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Who is Apologizing?

It takes a lot of work to unravel the part of us that feels apologetic. Those apologies can be as simple as needing help, and asking for it, or as deep as feeling like who we are is a burden. I want to share a couple things that I have discovered through this complicated healing process:

  • The need to apologize (when there is no wrongdoing) stems back to places and times where we needed affirmation and got criticism or silence. The vulnerability in us to be dependent on others to help shape us, carries on to each new chapter of our life, if that shaping leaves our needs unmet.
  • I am talking about kids. I am talking about a younger version of you who has had no choice but to become fiercely independent, because relying on others challenges the walls you’ve had to build in order to not feel like an apology. As if, to be human and need others, was ever meant to be a threat.

When we apologize for taking up space, we are buying into the idea that as a kid, we were responsible for our parent’s well-being. A few side notes:

  • No child is (or can be) responsible for their parent’s mood, health, or well-being.
  • No child has the capacity to process their parent telling them or treating them as if they are a burden.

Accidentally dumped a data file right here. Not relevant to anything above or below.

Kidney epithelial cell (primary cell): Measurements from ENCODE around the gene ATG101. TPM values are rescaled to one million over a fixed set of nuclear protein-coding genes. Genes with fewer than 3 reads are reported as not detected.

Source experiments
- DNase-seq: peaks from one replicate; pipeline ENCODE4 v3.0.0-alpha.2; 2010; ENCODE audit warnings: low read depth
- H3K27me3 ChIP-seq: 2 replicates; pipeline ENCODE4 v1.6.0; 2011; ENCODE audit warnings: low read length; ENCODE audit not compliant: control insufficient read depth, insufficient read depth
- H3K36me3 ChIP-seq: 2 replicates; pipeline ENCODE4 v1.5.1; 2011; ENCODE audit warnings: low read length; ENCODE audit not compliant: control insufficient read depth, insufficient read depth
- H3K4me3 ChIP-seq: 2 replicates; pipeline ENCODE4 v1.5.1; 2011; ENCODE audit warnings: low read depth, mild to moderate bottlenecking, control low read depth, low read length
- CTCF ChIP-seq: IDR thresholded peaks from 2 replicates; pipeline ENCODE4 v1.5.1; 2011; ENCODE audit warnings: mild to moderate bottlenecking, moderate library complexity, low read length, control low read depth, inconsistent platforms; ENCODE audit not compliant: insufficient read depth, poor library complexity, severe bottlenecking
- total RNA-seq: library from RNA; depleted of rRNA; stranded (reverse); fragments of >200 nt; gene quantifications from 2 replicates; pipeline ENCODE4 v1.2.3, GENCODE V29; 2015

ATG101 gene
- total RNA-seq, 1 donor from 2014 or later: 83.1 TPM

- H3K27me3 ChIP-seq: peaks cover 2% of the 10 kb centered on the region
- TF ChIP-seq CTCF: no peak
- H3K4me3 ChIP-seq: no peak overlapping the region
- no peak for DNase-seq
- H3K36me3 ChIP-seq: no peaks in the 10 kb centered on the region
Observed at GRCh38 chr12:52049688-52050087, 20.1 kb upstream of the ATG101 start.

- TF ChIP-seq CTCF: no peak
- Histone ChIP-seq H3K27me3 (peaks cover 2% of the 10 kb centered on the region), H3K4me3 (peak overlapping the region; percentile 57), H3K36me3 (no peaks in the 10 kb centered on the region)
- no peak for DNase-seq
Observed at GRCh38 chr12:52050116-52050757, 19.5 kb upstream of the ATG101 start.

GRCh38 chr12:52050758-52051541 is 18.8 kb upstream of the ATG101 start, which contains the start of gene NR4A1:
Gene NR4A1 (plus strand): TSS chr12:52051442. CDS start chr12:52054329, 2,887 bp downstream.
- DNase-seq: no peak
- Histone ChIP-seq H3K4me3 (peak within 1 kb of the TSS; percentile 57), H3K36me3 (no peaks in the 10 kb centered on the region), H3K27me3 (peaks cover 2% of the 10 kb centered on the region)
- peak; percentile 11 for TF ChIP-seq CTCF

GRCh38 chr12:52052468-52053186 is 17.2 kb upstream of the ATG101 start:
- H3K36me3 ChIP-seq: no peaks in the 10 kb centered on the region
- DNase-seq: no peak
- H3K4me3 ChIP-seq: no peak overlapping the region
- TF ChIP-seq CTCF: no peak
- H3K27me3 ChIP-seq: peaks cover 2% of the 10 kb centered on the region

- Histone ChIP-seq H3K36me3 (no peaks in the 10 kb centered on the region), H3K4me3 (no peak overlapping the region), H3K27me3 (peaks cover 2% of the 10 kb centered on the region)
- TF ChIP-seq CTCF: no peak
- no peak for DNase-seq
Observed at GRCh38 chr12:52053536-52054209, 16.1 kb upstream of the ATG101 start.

• No child is the problem.

Yet, the child walks away naming themselves as unwanted, undesirable, unlovable.

These experiences live in us, until we have the courage to stop apologizing for taking up space. In living a life unapologetically for who you are, you are sending the message to that younger you and letting them know, that you understand how they came up with the conclusion they did, but the messages they needed, are what you want to provide.

Again, when we apologize without doing anything wrong, we are affirming the burdens from the moments we needed support. When we stop apologizing, we are ending the cycle that suggests we are not equal, while accepting that we are allowed to take up space.

I am honoring each of you who are finding their way to the younger parts of you that need you most. Celebrate them often. Love them well.

We do a deep dive into much of this work in Healing the Younger You.

— Nate


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